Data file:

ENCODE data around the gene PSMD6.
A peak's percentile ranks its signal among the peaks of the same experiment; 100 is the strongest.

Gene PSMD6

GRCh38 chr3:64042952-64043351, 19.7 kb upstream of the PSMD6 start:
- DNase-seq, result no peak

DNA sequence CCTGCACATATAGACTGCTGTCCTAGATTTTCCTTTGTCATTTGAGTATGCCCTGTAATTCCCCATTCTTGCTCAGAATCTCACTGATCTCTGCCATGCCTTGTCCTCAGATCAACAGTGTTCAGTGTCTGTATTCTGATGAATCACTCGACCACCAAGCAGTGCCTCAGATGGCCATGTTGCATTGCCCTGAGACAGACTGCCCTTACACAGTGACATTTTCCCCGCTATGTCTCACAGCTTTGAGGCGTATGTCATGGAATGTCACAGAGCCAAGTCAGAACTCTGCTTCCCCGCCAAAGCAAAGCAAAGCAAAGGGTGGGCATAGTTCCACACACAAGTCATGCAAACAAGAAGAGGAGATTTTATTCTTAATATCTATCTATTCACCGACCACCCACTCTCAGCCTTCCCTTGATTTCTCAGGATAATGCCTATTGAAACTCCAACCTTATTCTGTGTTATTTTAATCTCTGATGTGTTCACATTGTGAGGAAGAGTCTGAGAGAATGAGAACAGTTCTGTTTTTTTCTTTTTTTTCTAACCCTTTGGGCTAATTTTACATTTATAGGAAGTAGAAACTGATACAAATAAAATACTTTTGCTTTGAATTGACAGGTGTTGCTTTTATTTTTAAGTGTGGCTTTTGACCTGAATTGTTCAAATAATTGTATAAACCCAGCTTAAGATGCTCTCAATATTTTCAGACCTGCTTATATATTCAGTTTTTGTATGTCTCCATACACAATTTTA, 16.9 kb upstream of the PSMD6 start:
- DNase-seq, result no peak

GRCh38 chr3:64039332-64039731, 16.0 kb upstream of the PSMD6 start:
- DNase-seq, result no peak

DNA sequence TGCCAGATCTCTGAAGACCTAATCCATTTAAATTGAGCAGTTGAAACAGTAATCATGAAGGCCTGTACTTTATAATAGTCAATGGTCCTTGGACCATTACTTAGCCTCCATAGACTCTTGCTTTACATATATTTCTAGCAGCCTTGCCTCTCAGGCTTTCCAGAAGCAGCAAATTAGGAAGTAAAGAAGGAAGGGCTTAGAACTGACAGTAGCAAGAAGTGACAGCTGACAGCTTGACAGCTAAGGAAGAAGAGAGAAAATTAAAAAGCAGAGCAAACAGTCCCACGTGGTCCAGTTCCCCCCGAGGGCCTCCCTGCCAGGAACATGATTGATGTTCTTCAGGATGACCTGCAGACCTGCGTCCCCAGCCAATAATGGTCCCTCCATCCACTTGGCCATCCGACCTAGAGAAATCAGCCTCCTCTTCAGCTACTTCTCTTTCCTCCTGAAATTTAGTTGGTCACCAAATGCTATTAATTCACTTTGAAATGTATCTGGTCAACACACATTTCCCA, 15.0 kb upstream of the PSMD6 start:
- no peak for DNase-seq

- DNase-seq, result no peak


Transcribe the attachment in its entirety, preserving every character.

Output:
ENCODE data around the gene PSMD6.
A peak's percentile ranks its signal among the peaks of the same experiment; 100 is the strongest.

Gene PSMD6

GRCh38 chr3:64042952-64043351, 19.7 kb upstream of the PSMD6 start:
- DNase-seq, result no peak

DNA sequence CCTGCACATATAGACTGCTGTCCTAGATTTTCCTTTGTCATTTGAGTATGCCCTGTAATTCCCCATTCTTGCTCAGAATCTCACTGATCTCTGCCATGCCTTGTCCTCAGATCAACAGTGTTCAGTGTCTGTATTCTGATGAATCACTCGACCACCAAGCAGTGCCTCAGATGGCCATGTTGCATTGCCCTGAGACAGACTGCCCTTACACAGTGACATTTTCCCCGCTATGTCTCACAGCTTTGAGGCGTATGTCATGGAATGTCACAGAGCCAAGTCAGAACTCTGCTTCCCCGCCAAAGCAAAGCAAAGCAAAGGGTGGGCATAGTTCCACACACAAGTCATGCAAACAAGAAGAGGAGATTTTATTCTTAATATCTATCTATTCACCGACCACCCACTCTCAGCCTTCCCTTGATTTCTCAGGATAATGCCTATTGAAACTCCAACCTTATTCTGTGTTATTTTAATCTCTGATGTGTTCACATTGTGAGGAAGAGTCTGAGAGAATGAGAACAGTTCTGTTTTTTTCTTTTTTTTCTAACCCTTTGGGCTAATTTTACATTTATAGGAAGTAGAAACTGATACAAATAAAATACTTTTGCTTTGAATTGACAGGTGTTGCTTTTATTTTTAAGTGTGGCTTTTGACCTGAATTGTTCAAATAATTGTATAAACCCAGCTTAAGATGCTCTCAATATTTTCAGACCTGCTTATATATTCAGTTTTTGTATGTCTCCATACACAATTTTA, 16.9 kb upstream of the PSMD6 start:
- DNase-seq, result no peak

GRCh38 chr3:64039332-64039731, 16.0 kb upstream of the PSMD6 start:
- DNase-seq, result no peak

DNA sequence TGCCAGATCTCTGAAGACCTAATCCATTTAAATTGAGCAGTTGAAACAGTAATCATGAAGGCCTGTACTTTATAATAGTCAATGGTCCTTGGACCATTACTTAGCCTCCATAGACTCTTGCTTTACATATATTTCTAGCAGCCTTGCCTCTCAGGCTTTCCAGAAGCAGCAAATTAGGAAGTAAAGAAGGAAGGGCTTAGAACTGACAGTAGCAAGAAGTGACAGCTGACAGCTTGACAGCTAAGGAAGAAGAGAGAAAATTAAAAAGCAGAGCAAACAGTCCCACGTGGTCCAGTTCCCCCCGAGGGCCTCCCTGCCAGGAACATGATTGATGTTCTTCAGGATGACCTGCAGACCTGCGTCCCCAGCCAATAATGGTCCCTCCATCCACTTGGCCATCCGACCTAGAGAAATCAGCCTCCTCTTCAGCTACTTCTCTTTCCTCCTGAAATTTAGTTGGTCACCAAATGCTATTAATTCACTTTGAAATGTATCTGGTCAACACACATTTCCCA, 15.0 kb upstream of the PSMD6 start:
- no peak for DNase-seq

- DNase-seq, result no peak